Going For Impact: The Nonprofit Director’s Essential Guidebook

Nonprofit Board Recruitment: Can Google’s Process Apply to NFPs?

 

Nonprofit Board Recruitment: Can Google’s Process Apply to NFPs?

By: Eugene Fram                Free Digital Image

Following are Google’s hiring attributes that might be helpful to consider, if applied to nonprofit board recruitment as well as employee recruitment. * Nonprofits should especially consider them for board recruitment. Although nonprofits traditionally use an attribute matrix emphasizing skills such as finance, marketing and accounting, here are some others to consider. (more…)

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WHAT NONPROFIT BOARD MEMBERS AND MANAGERS DON’T KNOW CAN HURT THEM FINANCIALLY: IRS FORM 990 AND THE INTERMEDIATE SANCTIONS ACT

International Journal of Not-for-Profit Law / vol. 18, no. 1, February 2016 / 78
Article
WHAT NONPROFIT BOARD MEMBERS AND MANAGERS
DON’T KNOW CAN HURT THEM FINANCIALLY:
IRS FORM 990 AND THE INTERMEDIATE SANCTIONS ACT
EUGENE H. FRAM, ED.D1
Nonprofit 501(C)(3) charitable organizations and 501(C)(4) social welfare organizations
fall under two IRS regulations—the extended annual Form 990 and the Intermediate
Sanctions Act (Act). Form 990 requires answers to 38 corporate questions on corporate
governance operations. The Act covers prohibitions related to providing or seeking
excess benefits. Most board members know about the Form 990, but few know about its
board obligations; and few board members and managers know the Act exists. With the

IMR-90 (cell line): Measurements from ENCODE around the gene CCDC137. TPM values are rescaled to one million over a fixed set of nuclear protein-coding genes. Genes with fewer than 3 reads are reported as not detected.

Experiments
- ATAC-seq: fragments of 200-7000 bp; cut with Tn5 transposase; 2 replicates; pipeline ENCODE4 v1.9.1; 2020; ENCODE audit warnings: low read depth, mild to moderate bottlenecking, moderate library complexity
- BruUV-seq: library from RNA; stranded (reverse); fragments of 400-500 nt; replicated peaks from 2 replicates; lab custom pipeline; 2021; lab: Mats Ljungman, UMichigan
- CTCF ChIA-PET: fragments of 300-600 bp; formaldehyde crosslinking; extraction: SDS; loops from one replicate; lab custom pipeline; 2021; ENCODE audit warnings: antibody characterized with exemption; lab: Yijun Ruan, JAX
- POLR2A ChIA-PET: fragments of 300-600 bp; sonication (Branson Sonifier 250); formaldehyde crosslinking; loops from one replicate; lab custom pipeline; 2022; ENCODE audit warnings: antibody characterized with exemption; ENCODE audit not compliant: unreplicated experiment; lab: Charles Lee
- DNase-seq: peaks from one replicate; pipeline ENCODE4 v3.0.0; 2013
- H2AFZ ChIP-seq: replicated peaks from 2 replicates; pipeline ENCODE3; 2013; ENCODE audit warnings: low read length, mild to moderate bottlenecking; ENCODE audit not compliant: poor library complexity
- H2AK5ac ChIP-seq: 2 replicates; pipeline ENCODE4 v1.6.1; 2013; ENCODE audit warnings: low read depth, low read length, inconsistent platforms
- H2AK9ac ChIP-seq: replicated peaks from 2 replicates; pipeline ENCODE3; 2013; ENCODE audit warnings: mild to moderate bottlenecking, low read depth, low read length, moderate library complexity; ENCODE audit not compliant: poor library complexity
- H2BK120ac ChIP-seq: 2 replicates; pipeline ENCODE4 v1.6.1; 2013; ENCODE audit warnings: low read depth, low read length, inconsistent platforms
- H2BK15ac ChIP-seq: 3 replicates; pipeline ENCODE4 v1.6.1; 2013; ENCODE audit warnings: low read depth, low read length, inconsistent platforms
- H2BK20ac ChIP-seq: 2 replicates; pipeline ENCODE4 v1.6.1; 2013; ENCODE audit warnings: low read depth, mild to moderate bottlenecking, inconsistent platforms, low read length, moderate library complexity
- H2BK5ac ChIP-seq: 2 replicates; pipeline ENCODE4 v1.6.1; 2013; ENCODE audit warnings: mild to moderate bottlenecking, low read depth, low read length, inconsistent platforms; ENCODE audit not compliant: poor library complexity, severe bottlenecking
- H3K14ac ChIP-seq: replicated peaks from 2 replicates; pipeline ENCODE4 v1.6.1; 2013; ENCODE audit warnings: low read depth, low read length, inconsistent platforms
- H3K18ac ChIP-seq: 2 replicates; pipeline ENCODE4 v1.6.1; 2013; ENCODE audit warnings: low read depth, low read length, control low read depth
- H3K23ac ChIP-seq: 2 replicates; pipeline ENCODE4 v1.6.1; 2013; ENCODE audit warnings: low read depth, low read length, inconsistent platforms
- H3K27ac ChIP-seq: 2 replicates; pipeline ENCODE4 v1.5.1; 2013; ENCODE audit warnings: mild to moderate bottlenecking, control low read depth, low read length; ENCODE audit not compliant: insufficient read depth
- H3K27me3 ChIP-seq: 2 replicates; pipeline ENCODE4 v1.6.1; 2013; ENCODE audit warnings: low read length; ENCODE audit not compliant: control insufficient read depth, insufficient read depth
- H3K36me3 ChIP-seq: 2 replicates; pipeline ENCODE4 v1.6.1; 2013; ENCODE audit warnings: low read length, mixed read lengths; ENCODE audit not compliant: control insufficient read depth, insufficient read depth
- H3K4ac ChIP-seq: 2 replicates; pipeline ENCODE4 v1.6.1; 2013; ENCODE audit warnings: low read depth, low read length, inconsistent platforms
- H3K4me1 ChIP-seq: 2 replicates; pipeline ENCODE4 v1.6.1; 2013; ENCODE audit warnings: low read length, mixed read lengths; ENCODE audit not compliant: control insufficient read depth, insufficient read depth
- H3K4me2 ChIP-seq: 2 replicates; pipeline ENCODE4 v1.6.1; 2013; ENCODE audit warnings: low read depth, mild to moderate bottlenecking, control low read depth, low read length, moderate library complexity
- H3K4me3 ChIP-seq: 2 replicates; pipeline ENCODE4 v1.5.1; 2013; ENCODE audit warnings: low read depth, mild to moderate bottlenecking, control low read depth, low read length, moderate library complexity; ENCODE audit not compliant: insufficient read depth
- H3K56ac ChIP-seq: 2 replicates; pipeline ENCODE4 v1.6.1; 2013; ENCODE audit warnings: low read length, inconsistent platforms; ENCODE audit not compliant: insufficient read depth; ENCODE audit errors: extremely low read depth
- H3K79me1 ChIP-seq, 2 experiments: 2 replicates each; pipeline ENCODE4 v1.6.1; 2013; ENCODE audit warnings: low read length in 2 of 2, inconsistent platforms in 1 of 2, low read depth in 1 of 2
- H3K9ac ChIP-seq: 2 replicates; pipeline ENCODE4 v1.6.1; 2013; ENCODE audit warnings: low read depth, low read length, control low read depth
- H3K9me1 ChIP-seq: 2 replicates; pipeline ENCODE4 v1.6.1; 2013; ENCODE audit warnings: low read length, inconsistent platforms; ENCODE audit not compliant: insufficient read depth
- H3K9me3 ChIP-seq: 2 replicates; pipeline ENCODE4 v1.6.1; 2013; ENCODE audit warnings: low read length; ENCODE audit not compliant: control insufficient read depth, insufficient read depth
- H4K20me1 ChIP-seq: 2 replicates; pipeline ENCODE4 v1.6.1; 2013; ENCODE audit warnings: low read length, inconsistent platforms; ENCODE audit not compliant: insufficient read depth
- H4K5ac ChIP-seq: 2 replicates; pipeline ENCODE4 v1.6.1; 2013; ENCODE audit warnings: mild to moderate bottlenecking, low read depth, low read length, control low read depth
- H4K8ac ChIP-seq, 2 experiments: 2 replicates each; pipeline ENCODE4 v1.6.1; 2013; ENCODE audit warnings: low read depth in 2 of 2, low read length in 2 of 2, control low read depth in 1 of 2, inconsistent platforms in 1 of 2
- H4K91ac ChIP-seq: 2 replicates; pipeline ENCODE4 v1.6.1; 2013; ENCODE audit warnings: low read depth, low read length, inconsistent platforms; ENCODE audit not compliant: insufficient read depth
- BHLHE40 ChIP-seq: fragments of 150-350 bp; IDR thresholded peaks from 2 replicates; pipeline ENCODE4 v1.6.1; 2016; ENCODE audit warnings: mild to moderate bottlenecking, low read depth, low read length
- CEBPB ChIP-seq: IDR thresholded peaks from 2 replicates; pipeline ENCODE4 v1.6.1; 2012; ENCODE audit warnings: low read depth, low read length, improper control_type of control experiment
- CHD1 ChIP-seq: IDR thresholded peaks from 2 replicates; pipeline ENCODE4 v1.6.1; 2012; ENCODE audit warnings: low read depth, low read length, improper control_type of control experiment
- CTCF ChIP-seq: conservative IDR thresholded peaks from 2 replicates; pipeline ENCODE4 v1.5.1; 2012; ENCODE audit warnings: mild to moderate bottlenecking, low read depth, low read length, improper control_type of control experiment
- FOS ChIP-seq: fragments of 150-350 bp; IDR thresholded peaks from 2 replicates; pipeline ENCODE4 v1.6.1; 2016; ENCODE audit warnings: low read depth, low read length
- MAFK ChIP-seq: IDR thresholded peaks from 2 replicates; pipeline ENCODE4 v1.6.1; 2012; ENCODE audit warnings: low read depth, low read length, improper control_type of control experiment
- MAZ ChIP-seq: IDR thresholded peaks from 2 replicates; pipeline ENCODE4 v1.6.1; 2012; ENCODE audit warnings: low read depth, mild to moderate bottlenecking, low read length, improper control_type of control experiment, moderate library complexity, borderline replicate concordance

IRS aggressively enforcing the Act to eliminate faux nonprofits, unwitting nonprofit
board directors and managers can become ensnared financially.
Two classes of nonprofit organizations, 501(C)(3) charitable organizations and 501(C)(4)
social welfare organizations, are covered by two IRS regulations not applicable to for-profit
corporations. One regulation requires the organization to file an IRS Form 990 each year, including
financial data plus answers to 38 questions related to corporate governance. Many board
members may be unaware of their obligations to be involved in preparation of the form each
year. If there were an audit involving the 38 board questions, further, board members might be
expected to know about any exceptions to be reported, such as conflicts of interest. For example,
any board member whose firm or employing firm has a business relationship with the nonprofit
must specify it as a conflict of interest on Form 990 and probably abstain from voting on related
issues. Also, if the report is late, the nonprofit must file an IRS form, and the board needs to be
advised of the situation.
If the organization ignores any of the requirements, it can lose its tax-exempt status—a
penalty already imposed on thousands of smaller nonprofits. In some instances, moreover, failure
to heed the requirements might leave nonprofit board members open to personal liability for
failing in their corporate duties for “due care.” (more…)